I met my friends outside and we went in.  After filling in various forms, of which my friends gloatingly took photo's for future embarrassment value, I went into the actual studio.  The tattoo artist  already had my idea's on what I wanted and she just needed my verification before she started.

Then it began.  And my first thought was, "Okay, this isn't that bad.  Isn't it meant to hurt more?"

As she worked, the look on my face was of bemusement.  I had psyched myself up to thinking this was going to hurt. A Lot!  It didn't.  Nothing more than a longer than expected cat-scratch.  In fact I think at one point my friends were taking photo's of me pulling funny faces as the artist worked.

As she finished, I quickly asked her.  Could I have another on my neck?  This was more of a sudden decision.  The idea had come to me the night before.  I had debated wether to get my Orädd tattoo on the back of my neck or on my wrist.  The back of my neck was also a candidate, because this was 'my' private word -something just for me and not to show off.  As I decided my wrist was the place, an idea came to me to have a Canadian maple leaf placed on the back of my neck.

The artist came back with a maple-leaf outline which was just as I wanted it.  I didn't want it shaded or in red - but just a leaf outline.  In the end, instead of one tattoo I ended up with two.

That night, I had planned on going out with a dear friend of mine.  Alycia was D's aide in the first two years of school and I count her as D's 'Canadian Mum'.  In school, she was the mamma bear and without her I would not have had any confidence on leaving D at the school.  I knew she loved D like a son and she would protect D like a son -something I know she did despite the feelings held by others on the school staff.

We went to the Movies; something we had been planning for months.  The only film we could really see that was in both of our interests was 'The Odd tale of Timothy Green'.  A chick-flick where a boy came unexpectedly into peoples lives, changed them forever and then had to leave.  The boy in the film was so much like D, that we couldn't help but see the similarities.  Little things, like the way he kicked the soccer ball, the way he flapped his arms on the diving board and the way he was socially quirky, were SO D, that the film hit us harder than we expected.  D has changed both of our lives forever, and although not for me, for Alycia he has to go. It hurts and I could see that.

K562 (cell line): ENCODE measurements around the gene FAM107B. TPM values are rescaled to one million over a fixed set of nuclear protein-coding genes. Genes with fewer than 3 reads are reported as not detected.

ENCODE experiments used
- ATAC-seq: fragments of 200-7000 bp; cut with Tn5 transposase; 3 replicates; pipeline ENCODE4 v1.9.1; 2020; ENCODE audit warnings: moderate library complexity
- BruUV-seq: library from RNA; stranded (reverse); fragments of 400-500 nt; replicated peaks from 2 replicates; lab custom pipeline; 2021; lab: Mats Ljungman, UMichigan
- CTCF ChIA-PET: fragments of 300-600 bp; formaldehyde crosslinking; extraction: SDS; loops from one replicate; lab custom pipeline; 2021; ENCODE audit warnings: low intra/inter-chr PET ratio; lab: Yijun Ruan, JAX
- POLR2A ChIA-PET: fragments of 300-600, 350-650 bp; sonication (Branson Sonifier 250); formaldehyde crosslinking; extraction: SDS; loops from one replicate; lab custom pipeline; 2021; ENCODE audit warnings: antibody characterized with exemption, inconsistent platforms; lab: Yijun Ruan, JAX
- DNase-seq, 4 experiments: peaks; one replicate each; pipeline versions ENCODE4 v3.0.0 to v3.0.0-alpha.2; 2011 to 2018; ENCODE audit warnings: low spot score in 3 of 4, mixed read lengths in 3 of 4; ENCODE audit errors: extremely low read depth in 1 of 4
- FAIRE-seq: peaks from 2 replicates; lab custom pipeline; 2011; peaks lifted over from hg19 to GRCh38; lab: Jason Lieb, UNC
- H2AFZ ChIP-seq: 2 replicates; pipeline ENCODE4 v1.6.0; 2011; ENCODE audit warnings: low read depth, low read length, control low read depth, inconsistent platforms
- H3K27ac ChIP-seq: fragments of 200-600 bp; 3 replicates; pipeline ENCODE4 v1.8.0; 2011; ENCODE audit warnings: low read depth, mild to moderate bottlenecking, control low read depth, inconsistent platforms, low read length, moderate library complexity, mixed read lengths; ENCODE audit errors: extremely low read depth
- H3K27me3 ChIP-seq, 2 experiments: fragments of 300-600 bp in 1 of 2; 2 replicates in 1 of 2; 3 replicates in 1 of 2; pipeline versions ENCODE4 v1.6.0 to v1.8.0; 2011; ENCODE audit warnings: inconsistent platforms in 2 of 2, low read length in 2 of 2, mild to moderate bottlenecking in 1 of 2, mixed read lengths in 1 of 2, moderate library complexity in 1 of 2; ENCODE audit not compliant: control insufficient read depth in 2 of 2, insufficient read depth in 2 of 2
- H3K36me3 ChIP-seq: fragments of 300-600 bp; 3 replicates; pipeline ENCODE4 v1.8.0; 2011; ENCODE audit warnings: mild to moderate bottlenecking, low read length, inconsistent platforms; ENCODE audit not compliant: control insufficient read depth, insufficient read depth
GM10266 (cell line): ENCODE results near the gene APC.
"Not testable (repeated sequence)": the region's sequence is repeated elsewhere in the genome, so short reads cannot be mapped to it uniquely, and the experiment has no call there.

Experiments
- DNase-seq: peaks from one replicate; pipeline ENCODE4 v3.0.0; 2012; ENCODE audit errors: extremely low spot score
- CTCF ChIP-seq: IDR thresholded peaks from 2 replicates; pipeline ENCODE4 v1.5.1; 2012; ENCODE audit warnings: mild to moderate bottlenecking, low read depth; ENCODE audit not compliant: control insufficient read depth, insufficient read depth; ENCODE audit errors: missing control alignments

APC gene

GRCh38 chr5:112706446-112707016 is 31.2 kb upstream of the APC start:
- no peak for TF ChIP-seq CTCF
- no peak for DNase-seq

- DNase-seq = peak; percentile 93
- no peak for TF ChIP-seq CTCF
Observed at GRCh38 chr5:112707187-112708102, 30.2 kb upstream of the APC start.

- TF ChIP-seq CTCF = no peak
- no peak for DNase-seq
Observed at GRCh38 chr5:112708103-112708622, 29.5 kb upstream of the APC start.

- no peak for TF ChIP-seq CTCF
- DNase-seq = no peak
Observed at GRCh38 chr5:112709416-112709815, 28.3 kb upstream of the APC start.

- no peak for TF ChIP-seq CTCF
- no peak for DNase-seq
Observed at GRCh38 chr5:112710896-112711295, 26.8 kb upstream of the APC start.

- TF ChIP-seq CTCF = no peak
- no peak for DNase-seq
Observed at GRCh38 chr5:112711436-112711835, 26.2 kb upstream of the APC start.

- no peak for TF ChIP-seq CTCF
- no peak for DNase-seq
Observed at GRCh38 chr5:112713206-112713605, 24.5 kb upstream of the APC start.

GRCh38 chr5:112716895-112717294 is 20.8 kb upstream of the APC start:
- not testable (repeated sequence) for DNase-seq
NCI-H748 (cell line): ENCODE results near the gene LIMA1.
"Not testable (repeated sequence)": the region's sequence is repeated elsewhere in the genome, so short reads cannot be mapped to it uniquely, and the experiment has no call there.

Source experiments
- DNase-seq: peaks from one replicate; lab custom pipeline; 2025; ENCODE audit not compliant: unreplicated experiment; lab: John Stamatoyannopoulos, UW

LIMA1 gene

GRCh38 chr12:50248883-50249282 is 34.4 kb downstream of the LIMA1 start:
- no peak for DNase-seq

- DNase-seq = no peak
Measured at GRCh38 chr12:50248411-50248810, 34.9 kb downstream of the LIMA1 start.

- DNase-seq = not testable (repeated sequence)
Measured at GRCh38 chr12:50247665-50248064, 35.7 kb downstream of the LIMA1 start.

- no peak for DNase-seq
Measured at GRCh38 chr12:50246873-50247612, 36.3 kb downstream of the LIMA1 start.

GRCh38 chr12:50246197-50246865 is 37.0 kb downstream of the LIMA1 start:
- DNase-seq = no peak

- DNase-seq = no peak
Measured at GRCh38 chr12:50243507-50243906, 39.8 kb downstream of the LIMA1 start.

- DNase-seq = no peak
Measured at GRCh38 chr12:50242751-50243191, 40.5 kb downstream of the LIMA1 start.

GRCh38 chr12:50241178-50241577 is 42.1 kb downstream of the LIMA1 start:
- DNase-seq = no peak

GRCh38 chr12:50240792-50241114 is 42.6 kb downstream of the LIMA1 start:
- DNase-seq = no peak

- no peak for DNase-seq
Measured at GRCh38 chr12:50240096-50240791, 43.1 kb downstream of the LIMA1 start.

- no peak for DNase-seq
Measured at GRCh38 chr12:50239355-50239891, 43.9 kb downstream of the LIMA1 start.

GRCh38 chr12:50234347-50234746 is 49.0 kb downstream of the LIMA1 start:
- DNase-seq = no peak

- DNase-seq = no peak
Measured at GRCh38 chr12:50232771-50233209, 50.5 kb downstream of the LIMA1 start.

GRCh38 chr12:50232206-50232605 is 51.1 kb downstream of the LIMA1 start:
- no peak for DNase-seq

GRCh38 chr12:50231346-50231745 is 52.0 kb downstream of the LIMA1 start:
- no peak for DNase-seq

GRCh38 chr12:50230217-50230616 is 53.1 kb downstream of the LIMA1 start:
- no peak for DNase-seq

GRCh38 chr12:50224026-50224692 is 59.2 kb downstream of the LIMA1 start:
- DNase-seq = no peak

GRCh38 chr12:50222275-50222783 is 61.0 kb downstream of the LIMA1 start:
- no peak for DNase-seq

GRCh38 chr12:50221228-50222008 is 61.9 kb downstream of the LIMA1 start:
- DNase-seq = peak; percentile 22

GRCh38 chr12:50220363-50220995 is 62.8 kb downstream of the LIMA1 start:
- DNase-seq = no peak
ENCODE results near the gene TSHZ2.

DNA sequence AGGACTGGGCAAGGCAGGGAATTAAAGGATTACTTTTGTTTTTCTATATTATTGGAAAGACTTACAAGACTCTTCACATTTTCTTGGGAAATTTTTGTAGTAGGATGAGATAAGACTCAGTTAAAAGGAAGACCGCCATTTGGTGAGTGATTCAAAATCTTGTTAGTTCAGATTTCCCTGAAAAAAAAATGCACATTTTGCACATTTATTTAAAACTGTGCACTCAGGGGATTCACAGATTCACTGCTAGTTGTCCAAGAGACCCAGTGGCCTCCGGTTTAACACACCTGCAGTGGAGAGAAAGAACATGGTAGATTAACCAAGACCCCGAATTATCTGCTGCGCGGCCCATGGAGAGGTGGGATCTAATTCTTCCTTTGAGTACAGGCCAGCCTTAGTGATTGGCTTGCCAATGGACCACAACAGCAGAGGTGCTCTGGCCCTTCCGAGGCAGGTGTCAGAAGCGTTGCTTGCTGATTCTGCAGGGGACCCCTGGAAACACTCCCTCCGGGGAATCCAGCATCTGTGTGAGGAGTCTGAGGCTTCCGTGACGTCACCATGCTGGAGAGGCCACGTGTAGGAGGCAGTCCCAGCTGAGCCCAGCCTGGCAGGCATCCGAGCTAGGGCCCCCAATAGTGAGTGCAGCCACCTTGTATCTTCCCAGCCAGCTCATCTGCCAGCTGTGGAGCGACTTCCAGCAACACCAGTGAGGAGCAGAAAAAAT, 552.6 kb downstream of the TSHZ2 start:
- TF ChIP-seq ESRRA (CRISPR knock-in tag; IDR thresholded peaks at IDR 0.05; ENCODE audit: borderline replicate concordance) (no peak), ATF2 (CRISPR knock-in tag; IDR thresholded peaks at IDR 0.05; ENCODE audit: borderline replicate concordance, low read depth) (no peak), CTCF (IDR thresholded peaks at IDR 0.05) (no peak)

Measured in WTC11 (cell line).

Timothy Green came into the main characters lives from the garden.  Grown from lost dreams and magical rain.  His 'secret' was that he had leaves on his legs.  Like a tree, the leaves grew strong, but as fall came they died and disappeared.  When Timothy's last leaf fell he would disappear.

At that point, I wondered if there was some hidden universal prompt that had made me suddenly decide to get a maple leaf tattooed on my neck.  A reminder that like Timothy, there is a boy in my life that should be cherished because you never know when Autumn may come and one of us may have to disappear.  A link to my friend who looked after him as a son; a further reminder of the connections our family has made.

M isn't a fan of tattoo's and can't see the reason for them.  In some ways, I could have said the same thing twelve months ago.  However, yesterday and today, I understand.  After Wednesday, there has been a mental calm.  An acceptance of what is happening and the seeds of excitement of what is to come.  I tried to rationalise why getting a tattoo was pivotal in this feeling, because despite any rationale, it does feel like that.  These tattoo's are an important marker in my life.

The only way I could express it was this: "Sometimes you need a physical scar before the mental scars can heal".  I needed something tangible -something visible- to show what I have been through.  It's a way of acknowledging what has happened, good and bad, and showing everyone that's it's mine.  Taking ownership of my trials and treating them as something I have learnt from.  Cathartic isn't a big enough word.  I feel like seven years of trials have been taken off my shoulders and I no longer feel like I am battling and just existing till the next disaster.

I am a survivor and I have the scars, albeit deliberate, to prove it.

1 comment:

  1. Tattoos that mean something are the best kind. Those are great and you'll always have that on your wrist to glance at when you're struggling. Love 'em!